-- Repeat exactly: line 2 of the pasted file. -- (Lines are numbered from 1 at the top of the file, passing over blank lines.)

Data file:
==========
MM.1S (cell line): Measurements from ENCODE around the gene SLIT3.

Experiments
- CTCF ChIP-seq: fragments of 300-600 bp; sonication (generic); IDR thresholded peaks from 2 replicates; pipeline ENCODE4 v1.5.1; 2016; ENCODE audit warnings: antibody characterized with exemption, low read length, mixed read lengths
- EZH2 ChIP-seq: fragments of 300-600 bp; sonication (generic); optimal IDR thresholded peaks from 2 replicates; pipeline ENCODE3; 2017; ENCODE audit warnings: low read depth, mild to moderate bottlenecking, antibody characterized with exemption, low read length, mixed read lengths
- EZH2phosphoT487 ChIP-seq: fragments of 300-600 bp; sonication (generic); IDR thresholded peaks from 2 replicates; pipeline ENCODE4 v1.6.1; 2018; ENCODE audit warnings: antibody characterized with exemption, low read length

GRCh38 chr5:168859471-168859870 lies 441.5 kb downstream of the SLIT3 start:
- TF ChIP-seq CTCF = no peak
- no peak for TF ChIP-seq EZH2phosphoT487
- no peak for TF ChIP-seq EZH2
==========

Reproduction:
Experiments